Following months of debate over the feasibility of opening a grocery store in Collegetown, GreenStar Cooperative Market’s Board of Directors has signed a 20-year lease to open a branch at 307 College Ave. The market will occupy the ground floor of developer Josh Lower’s ’05 proposed apartment complex at the site, pending the approval of the cooperative’s full membership in November.
In a statement to the City of Ithaca Planning and Development Board on Sept. 11, Brandon Kane, general manager of GreenStar Cooperative Market Inc., reaffirmed the company’s commitment to Lower’s “Collegetown Crossing” project and urged its timely approval.
“The purpose behind the statement is to reinforce our support so that the planning board could make a decision and move it forward to the board of zoning appeals,” Kane said. “We have a time limit to get this built and occupy it within a certain time range that makes it affordable and feasible for us.”
Lower has provided GreenStar with significant financial incentives that will support market’s success at 307 College Ave., according to Kane.
Due to the financial incentives Lower is offering GreenStar the “co-op will be saving approximately $1 [million] to 1.5 million in occupancy expenses over the 20-year term of the agreed-upon lease,” Kane said in his statement to the board.
Pending city approval, Lower plans to demolish the site’s current building and remake the area into a highly trafficked “pedestrian arcade,” filled with storefronts along a pedestrian passageway that would connect College and Linden Avenues. The upper floors would provide additional residential units to the Collegetown community, according to Lower.
Approval of the project has been delayed due to the developer’s request for variances on — or exemptions from — parking requirements under current zoning laws.
“In the current project there are roughly 113 beds and existing zoning law requires 57 parking spaces and four loading spaces. Currently, there is a deficiency of three loading spaces being offered and no parking,” said John Schroeder ’74, a member of the planning board and The Sun’s production manager.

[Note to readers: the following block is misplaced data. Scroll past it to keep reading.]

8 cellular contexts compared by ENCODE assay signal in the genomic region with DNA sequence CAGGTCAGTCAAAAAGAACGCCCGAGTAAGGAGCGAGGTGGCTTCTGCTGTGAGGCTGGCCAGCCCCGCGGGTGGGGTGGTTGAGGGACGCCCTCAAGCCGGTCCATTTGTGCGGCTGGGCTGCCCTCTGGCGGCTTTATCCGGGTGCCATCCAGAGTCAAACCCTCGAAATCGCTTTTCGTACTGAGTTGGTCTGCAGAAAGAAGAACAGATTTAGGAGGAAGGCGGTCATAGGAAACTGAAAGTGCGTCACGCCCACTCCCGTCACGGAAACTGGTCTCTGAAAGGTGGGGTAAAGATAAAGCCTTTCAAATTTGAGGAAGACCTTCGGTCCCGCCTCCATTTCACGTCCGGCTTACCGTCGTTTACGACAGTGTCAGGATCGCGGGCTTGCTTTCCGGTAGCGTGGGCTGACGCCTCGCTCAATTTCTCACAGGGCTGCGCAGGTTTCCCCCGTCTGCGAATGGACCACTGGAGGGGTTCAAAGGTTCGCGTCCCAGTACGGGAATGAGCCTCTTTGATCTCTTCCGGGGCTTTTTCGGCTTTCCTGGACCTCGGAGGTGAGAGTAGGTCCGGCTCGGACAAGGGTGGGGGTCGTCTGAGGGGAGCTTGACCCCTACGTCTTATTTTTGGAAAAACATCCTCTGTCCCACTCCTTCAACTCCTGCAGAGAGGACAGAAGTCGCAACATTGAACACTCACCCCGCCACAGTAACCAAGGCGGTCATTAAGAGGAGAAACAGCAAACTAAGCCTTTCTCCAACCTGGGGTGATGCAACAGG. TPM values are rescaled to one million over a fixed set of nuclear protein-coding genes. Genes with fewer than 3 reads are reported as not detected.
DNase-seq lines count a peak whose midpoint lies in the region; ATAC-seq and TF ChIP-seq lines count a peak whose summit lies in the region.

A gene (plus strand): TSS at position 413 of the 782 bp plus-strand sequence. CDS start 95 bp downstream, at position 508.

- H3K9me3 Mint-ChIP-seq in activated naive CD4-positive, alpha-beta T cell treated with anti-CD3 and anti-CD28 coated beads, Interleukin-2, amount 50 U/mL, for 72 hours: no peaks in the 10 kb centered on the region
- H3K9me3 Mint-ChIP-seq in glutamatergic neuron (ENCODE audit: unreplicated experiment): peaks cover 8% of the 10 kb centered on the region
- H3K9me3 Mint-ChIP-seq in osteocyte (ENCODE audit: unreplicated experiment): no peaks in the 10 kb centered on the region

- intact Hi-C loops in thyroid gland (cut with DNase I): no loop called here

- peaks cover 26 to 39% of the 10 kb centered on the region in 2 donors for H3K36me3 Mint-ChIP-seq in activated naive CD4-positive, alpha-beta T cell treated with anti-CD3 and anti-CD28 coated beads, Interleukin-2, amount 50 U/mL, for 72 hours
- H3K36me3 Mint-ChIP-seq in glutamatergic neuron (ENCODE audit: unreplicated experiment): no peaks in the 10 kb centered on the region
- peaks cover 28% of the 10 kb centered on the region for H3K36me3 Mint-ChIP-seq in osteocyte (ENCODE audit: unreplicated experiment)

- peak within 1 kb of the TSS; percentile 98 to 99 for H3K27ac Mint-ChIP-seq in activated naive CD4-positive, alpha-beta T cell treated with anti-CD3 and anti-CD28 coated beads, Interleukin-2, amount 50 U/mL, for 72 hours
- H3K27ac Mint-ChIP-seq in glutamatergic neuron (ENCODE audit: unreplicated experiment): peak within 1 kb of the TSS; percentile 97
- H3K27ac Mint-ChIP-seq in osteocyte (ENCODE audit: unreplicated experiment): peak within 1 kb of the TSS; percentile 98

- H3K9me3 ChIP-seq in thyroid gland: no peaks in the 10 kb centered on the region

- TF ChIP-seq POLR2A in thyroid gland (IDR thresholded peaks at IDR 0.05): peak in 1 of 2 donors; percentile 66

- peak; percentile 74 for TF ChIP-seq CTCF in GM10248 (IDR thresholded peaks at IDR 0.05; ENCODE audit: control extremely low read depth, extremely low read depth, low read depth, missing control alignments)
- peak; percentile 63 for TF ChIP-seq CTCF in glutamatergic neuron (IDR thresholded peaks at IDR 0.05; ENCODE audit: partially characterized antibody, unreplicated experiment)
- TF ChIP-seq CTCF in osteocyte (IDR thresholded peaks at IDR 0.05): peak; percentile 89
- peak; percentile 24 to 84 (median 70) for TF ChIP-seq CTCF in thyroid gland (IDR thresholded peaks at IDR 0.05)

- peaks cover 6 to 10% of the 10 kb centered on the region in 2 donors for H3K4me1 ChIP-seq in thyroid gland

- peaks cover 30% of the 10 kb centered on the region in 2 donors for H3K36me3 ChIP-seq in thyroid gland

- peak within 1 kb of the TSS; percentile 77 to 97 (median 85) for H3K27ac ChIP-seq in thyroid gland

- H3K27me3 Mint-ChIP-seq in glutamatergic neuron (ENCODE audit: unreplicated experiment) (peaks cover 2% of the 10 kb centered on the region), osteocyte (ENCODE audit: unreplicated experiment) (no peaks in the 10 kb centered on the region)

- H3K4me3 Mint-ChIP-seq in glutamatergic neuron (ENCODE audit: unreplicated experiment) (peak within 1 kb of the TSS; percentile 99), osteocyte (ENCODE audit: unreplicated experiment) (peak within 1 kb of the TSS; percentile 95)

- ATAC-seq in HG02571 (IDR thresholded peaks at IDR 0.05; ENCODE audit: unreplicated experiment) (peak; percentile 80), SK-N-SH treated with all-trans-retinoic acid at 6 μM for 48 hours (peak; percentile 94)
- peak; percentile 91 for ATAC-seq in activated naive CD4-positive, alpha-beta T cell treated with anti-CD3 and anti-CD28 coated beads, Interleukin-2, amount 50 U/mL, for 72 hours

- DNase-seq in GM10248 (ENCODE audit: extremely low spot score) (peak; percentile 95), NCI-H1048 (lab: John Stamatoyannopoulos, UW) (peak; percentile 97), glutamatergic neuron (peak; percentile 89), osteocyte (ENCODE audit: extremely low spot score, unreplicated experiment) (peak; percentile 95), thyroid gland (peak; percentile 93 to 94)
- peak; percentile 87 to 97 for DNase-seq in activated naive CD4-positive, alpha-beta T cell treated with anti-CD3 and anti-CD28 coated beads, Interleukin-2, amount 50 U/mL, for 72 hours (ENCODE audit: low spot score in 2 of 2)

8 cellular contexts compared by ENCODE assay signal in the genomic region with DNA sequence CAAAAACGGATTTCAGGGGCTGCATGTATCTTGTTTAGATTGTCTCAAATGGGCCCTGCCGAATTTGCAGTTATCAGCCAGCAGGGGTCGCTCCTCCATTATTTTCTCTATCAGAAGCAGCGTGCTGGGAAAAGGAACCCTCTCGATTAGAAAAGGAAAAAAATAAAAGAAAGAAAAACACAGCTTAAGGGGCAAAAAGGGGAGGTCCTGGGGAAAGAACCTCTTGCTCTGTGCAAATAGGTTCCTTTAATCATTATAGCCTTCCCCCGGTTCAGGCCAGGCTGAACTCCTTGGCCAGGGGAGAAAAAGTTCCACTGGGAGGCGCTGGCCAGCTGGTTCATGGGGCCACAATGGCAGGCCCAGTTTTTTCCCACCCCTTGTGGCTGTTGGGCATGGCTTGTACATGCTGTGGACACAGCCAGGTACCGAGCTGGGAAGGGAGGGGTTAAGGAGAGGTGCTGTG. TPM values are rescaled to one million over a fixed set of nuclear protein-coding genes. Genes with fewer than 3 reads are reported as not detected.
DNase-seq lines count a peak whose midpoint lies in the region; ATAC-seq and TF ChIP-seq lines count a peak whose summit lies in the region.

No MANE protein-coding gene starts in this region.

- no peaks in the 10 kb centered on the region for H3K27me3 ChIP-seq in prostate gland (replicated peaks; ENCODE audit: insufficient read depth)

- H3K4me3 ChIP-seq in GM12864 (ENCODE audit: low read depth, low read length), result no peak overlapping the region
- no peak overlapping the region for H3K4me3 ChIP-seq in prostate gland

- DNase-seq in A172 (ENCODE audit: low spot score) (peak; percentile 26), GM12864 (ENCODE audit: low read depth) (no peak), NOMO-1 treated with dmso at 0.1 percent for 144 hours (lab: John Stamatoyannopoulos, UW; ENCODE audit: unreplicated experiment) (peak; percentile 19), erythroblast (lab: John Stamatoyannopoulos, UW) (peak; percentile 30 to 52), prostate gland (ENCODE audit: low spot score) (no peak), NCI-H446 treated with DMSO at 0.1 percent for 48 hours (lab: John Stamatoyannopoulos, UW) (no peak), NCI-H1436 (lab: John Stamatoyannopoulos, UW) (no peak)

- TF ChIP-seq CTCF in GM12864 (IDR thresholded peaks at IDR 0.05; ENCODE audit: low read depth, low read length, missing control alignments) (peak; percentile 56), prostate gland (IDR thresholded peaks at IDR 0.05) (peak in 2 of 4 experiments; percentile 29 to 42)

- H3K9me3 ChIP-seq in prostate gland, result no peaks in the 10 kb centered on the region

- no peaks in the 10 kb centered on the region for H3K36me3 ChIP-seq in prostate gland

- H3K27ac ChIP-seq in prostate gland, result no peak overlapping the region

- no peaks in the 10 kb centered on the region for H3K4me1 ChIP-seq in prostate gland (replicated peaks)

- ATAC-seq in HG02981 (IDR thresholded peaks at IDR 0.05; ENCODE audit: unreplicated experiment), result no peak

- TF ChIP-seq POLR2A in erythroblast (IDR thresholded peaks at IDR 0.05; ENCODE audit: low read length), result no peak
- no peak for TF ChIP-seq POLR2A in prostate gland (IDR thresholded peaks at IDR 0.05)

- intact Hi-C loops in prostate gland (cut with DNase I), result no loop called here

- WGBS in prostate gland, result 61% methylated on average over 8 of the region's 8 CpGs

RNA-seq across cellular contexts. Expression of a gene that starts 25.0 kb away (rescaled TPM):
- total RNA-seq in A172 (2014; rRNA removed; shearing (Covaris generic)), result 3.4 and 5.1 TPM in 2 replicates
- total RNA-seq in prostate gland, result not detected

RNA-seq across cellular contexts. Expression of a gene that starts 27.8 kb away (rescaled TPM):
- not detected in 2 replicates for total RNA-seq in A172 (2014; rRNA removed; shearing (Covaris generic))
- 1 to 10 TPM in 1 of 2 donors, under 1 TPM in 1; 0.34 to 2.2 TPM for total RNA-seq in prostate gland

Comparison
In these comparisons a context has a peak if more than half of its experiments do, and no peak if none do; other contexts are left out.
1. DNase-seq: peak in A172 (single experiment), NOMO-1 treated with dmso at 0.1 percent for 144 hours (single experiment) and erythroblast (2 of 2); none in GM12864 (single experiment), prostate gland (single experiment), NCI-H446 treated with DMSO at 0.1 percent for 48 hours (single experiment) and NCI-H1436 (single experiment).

Lower said he has been “trying to come up with a plan that makes as many people happy as possible,” but that a financially feasible building plan must be reached before the project can move forward.
“On a 60-foot wide property, it’s just not possible to provide the parking,” Lower said. “If we had a larger property we could fit it on, we’d already have the project approval.”
At a meeting in April 2012, the planning board requested a study be conducted to determine the percentage of Collegetown residents that have cars in Ithaca. According to Schroeder, the study found that Lower’s proposed appartments would only result in the need to accommodate approximately 19 additional cars — a number that could be reduced to 13 with the potential provision of free bus passes and Ithaca Carshare credits to residents, according to the study.
The city is considering these transportation options so that Lower can proceed with the project as planned, Schroeder said.
“My expectation is that the planning board will approve the full environmental assessment so long as it meets what we discussed at our last meeting,” Schroeder said. From there, he said, the project would go to the Board of Zoning Appeals, which would consider requested variances.
While some residents are attempting to push the project forward quickly, citing the need for a full-service grocer in Collegetown, Common Council member Graham Kerslick (D-4th Ward) said that, considering the weight of the board’s responsibility, there has been no undue delay.
“I do know the board is being pressured, but their job is to make sure they consider all the impacts. This is not an insignificant project,” Kerslick said.
He added that in light of the significant transportation concessions being requested by the developer, it is reasonable for the city to expect something in return.
“To begin with, the building should be very well built, high quality and have the appropriate mechanics,” Kerslick said. “The board raised some good questions about providing more space for pedestrians by proposing the building [be] set back a bit more … They’re looking for anything the developers can do to provide the necessary amenities for pedestrian traffic.”
Despite its complications, the potential benefits of this project for the community are not lost on the planning board, according to Schroeder. He said the addition of residential units and retail space would be a step in the right direction — and particularly, an upgrade from the two-story building that currently stands at 307 College Ave.
“Frankly, it’s just an ugly building, and a clear prime development site in Collegetown,” Schroeder said.
Lower said he hopes that Collegetown Crossing will not only be convenient for students living in Collegetown, but will also foster a sense of community in the area.
“We’re just trying to bring some excitement back to the 300 block of Collegetown,” Lower said.